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A Mothers Tragedy

By Younus Farooq

06 April, 2014

Najibullah was 18, when he was killed by troopers.They shot him thrice
in the chest, says Zooni Begum (58), mother of Najibullah. Sitting in
the corner of her kitchen, she laments the death of her son. He was
killed just outside their home at Wadwan village in Budgam, almost 40
kilometers from Srinagar.

"It was May 16, 2000. Najibullah had gone to see his aunt. He would
often visit her. However, on that day he did not return even till 9
pm. So I got worried," says Zooni.

She remembers how her husband Abdul Khaliq Mir tried to pacify her,
"Do not worry, he said Najib will return soon. But I was still

At around 9:20 pm, the family heard gunshots. "I lost wits. Deep
inside, I somehow knew that they (troopers) had shot him. I told my
husband about it. But he calmed me down and pacified me. Keep quiet he
said. Keep quiet."

That night the family could not sleep.Though they were still not sure,
but the then there was no clue about Najib. Thousands, arrested by
troopers, had not returned home, hundreds others just disappeared and
then there were those killed in fake encounters. The family feared the
worst. However, the horror broke in the morning only.

Zooni says, her father-in-law informed them about his Najib's death.

"I was on my way to mosque very early in the morning, when I saw a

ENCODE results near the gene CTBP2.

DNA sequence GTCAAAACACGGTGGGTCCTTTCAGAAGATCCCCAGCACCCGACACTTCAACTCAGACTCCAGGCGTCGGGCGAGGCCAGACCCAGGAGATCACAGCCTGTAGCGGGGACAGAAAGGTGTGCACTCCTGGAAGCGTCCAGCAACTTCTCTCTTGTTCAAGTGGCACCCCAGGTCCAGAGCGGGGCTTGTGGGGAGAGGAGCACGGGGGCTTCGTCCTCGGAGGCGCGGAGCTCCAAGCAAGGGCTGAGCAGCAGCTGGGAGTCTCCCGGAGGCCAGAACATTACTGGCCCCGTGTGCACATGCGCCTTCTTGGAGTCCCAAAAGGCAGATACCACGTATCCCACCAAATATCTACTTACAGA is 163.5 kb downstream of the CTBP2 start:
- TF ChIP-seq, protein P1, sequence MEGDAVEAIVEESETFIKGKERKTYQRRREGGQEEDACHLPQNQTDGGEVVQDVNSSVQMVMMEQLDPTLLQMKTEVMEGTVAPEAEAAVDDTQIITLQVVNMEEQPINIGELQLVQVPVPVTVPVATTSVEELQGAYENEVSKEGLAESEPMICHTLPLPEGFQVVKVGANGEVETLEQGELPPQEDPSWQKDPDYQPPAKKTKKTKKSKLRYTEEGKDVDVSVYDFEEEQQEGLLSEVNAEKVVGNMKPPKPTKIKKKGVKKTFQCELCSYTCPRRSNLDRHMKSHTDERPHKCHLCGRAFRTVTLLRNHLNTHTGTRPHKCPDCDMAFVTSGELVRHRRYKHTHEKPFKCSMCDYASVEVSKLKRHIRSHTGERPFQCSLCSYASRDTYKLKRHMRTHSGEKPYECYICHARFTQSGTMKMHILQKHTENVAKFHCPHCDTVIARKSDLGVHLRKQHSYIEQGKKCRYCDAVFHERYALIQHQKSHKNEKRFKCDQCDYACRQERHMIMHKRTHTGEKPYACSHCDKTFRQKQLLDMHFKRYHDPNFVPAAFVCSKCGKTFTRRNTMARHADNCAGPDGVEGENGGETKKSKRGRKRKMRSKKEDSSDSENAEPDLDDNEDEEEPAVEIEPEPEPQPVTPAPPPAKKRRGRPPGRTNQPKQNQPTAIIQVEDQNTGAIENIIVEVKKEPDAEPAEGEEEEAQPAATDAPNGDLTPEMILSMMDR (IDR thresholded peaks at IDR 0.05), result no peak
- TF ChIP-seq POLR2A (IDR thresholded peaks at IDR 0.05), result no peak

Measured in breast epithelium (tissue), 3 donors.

body lying in the pool of blood guarded by dogs in the middle of the
street, just ahead of our house," says Ghulam Ahmad Mir. Probably, he
was the first one to see the dead body.

"I screamed. It is Najibullah. It is Najeebullah," recounts Ahmad.

For the family, it was no less than the Doomsday.

"I only believed it when they brought the blood-soaked body of my son
in front of me. I tore my clothes, beat my chest and I screamed and
cried. Traumitised, fell unconscious, says Zooni. She says, no one can
understand the pain of a mother, whose son has been killed. This pain
is lingering on. Nothing subdues it. Nothing, she asserts."

For Zooni, the memory of that day is vivid. She has held on to them
for years now, recounted them to people, self.

"He had but white clothes and was looking handsome," says Zooni, as
her eyes shine recounting the detail. On that day, he had put brand new
white clothes, says Zooni.

Later, a bullet-ridden five-rupee note and a miswaak (herb used for
cleaning teeth) were recovered from him.

On that day, Najebullah had collected beans from the field. He had to
go to the city (Srinagar) with the beans next day to his sister's house, says

"He was innocent. He was not a militant. He was my son. They came and
killed him under the cover of darkness," laments the heart-broken

She lives now with her husband and three sons. Her two daughters are
married. Her husband (an ex-chief engineer) was the acting manager of
the Mir Automate Tools (MAT) on the National Highway Narbal which was
occupied by Indian troops on 9 August, 1995.

"The security forces raised the building. They damaged an automatic